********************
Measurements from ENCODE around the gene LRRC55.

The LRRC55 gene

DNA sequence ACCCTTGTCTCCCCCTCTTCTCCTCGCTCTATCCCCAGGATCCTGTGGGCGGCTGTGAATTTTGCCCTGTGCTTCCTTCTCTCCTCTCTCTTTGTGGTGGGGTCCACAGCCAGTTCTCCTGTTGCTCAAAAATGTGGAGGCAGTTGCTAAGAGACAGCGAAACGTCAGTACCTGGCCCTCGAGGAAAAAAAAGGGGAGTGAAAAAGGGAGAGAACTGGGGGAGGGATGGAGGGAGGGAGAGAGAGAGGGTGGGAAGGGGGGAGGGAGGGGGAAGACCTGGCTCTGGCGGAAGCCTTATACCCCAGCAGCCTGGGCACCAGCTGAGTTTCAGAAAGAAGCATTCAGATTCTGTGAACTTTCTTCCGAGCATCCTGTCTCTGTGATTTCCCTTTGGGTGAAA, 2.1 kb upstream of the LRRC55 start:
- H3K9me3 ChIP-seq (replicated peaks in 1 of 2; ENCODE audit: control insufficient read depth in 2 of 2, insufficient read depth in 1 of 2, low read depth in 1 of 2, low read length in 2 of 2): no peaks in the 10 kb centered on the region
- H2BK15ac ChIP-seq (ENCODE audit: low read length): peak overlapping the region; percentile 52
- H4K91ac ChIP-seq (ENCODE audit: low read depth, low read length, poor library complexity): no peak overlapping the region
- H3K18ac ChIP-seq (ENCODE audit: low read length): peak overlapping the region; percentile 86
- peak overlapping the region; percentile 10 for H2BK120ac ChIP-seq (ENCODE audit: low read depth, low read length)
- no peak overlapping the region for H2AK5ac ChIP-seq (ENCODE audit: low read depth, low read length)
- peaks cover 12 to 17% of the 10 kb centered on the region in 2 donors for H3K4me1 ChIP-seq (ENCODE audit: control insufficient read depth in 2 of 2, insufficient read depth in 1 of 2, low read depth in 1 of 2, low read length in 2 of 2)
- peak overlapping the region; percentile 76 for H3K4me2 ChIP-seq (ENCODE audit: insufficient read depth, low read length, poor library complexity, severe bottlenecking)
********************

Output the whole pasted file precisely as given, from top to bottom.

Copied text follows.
Measurements from ENCODE around the gene LRRC55.

The LRRC55 gene

DNA sequence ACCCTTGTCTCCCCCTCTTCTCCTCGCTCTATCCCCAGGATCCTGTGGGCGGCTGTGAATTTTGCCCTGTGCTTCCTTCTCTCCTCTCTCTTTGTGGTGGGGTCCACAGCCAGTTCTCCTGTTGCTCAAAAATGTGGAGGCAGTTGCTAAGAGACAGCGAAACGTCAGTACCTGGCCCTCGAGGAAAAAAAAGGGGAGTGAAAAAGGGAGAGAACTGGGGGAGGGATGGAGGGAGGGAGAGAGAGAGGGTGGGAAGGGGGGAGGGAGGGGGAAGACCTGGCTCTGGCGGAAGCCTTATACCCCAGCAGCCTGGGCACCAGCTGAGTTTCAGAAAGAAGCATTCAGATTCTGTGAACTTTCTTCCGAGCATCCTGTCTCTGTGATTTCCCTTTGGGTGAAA, 2.1 kb upstream of the LRRC55 start:
- H3K9me3 ChIP-seq (replicated peaks in 1 of 2; ENCODE audit: control insufficient read depth in 2 of 2, insufficient read depth in 1 of 2, low read depth in 1 of 2, low read length in 2 of 2): no peaks in the 10 kb centered on the region
- H2BK15ac ChIP-seq (ENCODE audit: low read length): peak overlapping the region; percentile 52
- H4K91ac ChIP-seq (ENCODE audit: low read depth, low read length, poor library complexity): no peak overlapping the region
- H3K18ac ChIP-seq (ENCODE audit: low read length): peak overlapping the region; percentile 86
- peak overlapping the region; percentile 10 for H2BK120ac ChIP-seq (ENCODE audit: low read depth, low read length)
- no peak overlapping the region for H2AK5ac ChIP-seq (ENCODE audit: low read depth, low read length)
- peaks cover 12 to 17% of the 10 kb centered on the region in 2 donors for H3K4me1 ChIP-seq (ENCODE audit: control insufficient read depth in 2 of 2, insufficient read depth in 1 of 2, low read depth in 1 of 2, low read length in 2 of 2)
- peak overlapping the region; percentile 76 for H3K4me2 ChIP-seq (ENCODE audit: insufficient read depth, low read length, poor library complexity, severe bottlenecking)